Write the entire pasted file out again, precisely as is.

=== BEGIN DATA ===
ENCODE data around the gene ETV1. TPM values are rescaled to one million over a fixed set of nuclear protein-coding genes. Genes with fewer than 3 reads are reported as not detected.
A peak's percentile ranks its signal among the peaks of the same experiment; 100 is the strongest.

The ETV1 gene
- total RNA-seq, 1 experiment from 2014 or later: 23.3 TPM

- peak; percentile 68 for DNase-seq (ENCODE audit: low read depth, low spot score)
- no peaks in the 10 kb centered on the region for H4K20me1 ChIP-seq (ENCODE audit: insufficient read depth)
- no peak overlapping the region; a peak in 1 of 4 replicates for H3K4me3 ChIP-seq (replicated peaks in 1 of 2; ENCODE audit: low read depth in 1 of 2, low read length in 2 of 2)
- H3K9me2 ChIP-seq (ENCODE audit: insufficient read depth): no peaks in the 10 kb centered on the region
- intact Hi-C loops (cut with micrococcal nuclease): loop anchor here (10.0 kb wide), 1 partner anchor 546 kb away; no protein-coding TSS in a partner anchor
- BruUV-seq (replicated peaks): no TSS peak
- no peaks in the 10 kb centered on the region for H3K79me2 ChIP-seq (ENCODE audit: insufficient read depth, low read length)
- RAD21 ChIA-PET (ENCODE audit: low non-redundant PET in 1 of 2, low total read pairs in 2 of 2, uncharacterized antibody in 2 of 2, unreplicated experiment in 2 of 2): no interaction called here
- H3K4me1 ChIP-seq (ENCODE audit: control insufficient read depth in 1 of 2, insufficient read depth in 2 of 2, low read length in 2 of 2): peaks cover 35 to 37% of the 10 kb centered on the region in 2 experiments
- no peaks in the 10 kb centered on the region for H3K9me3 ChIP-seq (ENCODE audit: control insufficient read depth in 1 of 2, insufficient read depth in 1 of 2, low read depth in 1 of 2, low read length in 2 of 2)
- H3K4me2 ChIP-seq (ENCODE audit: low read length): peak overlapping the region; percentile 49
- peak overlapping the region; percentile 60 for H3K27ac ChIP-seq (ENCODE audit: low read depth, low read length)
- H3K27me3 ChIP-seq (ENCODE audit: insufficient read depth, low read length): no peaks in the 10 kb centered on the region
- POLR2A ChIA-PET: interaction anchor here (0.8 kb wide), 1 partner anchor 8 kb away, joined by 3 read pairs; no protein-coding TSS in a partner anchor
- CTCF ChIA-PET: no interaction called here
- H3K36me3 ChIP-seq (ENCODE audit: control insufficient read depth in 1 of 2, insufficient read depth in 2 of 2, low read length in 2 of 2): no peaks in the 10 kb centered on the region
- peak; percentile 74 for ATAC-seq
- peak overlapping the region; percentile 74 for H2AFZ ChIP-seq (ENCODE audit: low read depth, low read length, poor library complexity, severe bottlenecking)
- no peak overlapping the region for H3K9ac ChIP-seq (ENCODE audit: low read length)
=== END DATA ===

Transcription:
ENCODE data around the gene ETV1. TPM values are rescaled to one million over a fixed set of nuclear protein-coding genes. Genes with fewer than 3 reads are reported as not detected.
A peak's percentile ranks its signal among the peaks of the same experiment; 100 is the strongest.

The ETV1 gene
- total RNA-seq, 1 experiment from 2014 or later: 23.3 TPM

- peak; percentile 68 for DNase-seq (ENCODE audit: low read depth, low spot score)
- no peaks in the 10 kb centered on the region for H4K20me1 ChIP-seq (ENCODE audit: insufficient read depth)
- no peak overlapping the region; a peak in 1 of 4 replicates for H3K4me3 ChIP-seq (replicated peaks in 1 of 2; ENCODE audit: low read depth in 1 of 2, low read length in 2 of 2)
- H3K9me2 ChIP-seq (ENCODE audit: insufficient read depth): no peaks in the 10 kb centered on the region
- intact Hi-C loops (cut with micrococcal nuclease): loop anchor here (10.0 kb wide), 1 partner anchor 546 kb away; no protein-coding TSS in a partner anchor
- BruUV-seq (replicated peaks): no TSS peak
- no peaks in the 10 kb centered on the region for H3K79me2 ChIP-seq (ENCODE audit: insufficient read depth, low read length)
- RAD21 ChIA-PET (ENCODE audit: low non-redundant PET in 1 of 2, low total read pairs in 2 of 2, uncharacterized antibody in 2 of 2, unreplicated experiment in 2 of 2): no interaction called here
- H3K4me1 ChIP-seq (ENCODE audit: control insufficient read depth in 1 of 2, insufficient read depth in 2 of 2, low read length in 2 of 2): peaks cover 35 to 37% of the 10 kb centered on the region in 2 experiments
- no peaks in the 10 kb centered on the region for H3K9me3 ChIP-seq (ENCODE audit: control insufficient read depth in 1 of 2, insufficient read depth in 1 of 2, low read depth in 1 of 2, low read length in 2 of 2)
- H3K4me2 ChIP-seq (ENCODE audit: low read length): peak overlapping the region; percentile 49
- peak overlapping the region; percentile 60 for H3K27ac ChIP-seq (ENCODE audit: low read depth, low read length)
- H3K27me3 ChIP-seq (ENCODE audit: insufficient read depth, low read length): no peaks in the 10 kb centered on the region
- POLR2A ChIA-PET: interaction anchor here (0.8 kb wide), 1 partner anchor 8 kb away, joined by 3 read pairs; no protein-coding TSS in a partner anchor
- CTCF ChIA-PET: no interaction called here
- H3K36me3 ChIP-seq (ENCODE audit: control insufficient read depth in 1 of 2, insufficient read depth in 2 of 2, low read length in 2 of 2): no peaks in the 10 kb centered on the region
- peak; percentile 74 for ATAC-seq
- peak overlapping the region; percentile 74 for H2AFZ ChIP-seq (ENCODE audit: low read depth, low read length, poor library complexity, severe bottlenecking)
- no peak overlapping the region for H3K9ac ChIP-seq (ENCODE audit: low read length)